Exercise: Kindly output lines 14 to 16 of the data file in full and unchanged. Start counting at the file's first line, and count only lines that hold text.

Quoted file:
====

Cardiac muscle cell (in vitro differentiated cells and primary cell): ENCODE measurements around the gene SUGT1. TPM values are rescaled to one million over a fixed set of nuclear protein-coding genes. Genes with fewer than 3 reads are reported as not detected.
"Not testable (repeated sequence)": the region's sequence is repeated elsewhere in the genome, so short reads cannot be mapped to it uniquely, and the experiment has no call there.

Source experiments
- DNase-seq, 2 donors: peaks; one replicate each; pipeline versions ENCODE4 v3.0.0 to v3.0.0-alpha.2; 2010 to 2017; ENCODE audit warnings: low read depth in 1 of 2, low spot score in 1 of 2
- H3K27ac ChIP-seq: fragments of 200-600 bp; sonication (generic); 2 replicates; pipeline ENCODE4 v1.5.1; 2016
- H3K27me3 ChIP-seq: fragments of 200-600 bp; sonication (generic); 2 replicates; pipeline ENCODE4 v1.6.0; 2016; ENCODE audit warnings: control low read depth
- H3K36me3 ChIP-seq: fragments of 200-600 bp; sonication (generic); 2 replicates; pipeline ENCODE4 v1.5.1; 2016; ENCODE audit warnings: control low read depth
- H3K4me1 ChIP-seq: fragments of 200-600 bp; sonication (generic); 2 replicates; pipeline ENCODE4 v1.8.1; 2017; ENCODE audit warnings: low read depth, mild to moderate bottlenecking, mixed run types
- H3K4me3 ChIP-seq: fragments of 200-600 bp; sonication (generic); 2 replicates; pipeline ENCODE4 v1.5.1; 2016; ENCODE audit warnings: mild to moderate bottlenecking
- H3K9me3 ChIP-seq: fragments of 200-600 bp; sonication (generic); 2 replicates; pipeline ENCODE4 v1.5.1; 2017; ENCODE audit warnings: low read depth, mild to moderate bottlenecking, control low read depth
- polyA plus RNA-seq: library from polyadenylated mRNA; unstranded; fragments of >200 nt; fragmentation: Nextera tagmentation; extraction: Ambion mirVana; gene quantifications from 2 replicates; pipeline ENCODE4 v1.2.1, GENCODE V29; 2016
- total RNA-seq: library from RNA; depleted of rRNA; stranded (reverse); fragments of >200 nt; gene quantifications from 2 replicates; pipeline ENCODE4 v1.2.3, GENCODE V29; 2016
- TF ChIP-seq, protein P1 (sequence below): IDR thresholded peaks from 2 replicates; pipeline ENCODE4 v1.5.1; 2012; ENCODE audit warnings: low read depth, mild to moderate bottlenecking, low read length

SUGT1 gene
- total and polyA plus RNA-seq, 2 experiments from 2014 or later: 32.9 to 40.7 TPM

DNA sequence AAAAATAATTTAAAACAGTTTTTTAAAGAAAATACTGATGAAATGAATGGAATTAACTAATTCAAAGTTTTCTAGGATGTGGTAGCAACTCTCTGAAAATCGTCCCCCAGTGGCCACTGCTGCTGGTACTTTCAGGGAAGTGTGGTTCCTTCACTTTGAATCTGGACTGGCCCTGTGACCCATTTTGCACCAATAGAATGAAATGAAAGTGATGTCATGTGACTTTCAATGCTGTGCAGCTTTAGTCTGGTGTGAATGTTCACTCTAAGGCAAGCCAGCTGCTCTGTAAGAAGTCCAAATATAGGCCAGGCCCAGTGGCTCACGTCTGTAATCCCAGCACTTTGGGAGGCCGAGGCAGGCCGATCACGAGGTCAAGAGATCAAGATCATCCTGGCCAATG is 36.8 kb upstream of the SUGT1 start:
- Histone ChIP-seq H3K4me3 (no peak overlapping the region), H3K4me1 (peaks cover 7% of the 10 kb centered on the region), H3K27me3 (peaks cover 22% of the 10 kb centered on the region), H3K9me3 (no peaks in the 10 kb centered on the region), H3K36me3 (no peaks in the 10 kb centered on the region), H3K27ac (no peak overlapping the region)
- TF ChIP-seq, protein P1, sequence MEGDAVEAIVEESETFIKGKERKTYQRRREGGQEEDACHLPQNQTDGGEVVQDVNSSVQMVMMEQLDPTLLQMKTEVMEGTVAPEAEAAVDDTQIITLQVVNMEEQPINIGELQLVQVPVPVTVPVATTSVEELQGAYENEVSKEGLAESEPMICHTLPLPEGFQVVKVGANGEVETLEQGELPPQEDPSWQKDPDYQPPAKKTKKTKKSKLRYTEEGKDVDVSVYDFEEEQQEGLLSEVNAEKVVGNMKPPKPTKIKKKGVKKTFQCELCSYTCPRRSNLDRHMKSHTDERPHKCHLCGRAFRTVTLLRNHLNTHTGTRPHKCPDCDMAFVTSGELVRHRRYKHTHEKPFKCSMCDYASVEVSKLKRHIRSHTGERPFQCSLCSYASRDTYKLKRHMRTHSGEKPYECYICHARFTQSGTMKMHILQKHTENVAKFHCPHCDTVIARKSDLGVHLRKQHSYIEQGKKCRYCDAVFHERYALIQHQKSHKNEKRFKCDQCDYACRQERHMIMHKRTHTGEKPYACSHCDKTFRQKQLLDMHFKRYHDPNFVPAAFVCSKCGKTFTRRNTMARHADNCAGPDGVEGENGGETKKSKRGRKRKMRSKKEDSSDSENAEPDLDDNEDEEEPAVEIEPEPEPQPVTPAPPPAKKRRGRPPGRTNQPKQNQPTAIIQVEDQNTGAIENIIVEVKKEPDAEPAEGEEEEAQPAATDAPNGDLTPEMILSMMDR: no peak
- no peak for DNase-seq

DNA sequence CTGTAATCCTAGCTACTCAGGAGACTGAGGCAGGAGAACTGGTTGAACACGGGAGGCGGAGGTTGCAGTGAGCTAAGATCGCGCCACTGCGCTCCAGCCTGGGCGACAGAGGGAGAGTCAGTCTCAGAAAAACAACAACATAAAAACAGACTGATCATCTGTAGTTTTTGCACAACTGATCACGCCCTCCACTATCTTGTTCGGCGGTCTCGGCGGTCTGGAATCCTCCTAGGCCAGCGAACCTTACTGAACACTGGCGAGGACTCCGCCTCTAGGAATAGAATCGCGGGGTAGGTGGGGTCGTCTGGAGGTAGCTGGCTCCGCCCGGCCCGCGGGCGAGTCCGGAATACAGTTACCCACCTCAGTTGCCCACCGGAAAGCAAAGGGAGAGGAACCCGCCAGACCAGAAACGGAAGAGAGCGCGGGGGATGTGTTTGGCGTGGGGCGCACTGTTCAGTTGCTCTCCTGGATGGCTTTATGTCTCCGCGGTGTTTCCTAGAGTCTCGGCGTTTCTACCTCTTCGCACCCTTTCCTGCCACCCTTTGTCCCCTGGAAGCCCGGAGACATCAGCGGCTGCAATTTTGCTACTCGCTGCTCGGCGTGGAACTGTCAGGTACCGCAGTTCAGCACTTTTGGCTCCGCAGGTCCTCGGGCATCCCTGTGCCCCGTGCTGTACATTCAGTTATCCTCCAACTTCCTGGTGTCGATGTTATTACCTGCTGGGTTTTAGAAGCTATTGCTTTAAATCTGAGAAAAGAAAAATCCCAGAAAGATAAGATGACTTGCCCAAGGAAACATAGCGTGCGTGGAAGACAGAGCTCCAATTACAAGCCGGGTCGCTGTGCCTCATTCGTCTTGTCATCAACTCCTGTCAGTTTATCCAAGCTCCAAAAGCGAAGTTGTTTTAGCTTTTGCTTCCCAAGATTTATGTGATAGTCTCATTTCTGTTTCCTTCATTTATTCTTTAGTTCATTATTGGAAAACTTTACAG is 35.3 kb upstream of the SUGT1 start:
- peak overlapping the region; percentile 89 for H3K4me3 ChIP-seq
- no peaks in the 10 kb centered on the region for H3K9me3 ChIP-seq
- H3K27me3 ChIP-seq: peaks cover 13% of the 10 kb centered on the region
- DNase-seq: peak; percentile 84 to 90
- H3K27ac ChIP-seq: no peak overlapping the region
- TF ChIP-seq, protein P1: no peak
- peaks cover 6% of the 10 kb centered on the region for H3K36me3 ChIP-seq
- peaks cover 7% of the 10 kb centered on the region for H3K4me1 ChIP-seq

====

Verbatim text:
SUGT1 gene
- total and polyA plus RNA-seq, 2 experiments from 2014 or later: 32.9 to 40.7 TPM

DNA sequence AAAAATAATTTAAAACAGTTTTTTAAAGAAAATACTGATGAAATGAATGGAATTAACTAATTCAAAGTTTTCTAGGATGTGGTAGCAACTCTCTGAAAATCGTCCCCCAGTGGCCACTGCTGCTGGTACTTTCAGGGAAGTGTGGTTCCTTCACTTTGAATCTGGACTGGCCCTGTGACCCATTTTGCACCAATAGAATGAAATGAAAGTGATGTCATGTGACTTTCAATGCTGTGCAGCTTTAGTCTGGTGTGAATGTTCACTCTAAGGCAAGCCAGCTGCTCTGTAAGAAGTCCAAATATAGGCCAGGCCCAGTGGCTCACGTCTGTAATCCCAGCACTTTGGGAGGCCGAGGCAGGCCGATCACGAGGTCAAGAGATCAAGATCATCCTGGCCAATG is 36.8 kb upstream of the SUGT1 start: